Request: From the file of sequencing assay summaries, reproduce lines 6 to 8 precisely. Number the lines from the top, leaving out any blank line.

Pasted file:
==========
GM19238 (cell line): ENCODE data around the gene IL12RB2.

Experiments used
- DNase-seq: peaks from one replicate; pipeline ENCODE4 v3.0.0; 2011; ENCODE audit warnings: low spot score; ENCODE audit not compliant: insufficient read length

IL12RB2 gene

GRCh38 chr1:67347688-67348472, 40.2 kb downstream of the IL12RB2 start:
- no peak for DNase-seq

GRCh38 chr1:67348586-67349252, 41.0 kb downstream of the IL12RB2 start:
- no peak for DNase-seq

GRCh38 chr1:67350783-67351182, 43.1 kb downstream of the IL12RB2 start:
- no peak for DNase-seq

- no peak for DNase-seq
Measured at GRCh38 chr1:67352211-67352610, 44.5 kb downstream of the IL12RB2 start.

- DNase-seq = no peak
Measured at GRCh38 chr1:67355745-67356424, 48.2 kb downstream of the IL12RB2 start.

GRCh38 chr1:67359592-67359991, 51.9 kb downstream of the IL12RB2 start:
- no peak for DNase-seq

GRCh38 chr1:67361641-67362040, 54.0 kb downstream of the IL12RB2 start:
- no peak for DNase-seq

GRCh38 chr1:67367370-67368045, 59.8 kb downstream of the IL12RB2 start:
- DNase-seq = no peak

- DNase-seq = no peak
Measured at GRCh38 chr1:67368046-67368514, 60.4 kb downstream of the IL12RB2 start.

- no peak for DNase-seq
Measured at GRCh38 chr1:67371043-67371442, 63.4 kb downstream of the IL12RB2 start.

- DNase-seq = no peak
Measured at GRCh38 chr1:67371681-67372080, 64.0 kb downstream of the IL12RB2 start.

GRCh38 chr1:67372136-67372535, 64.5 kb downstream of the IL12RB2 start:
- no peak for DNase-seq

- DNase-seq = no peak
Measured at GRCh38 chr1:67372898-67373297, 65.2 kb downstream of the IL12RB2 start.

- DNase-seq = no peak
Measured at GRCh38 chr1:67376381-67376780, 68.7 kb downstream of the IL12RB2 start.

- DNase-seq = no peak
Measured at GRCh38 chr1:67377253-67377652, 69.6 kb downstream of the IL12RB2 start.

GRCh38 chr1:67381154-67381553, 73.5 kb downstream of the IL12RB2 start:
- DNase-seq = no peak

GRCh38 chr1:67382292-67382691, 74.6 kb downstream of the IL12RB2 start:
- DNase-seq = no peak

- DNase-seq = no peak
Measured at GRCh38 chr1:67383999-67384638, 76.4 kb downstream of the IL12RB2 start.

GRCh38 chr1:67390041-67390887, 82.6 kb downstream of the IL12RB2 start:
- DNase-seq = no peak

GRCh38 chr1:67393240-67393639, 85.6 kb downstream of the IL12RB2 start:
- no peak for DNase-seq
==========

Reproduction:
- no peak for DNase-seq

GRCh38 chr1:67348586-67349252, 41.0 kb downstream of the IL12RB2 start:
- no peak for DNase-seq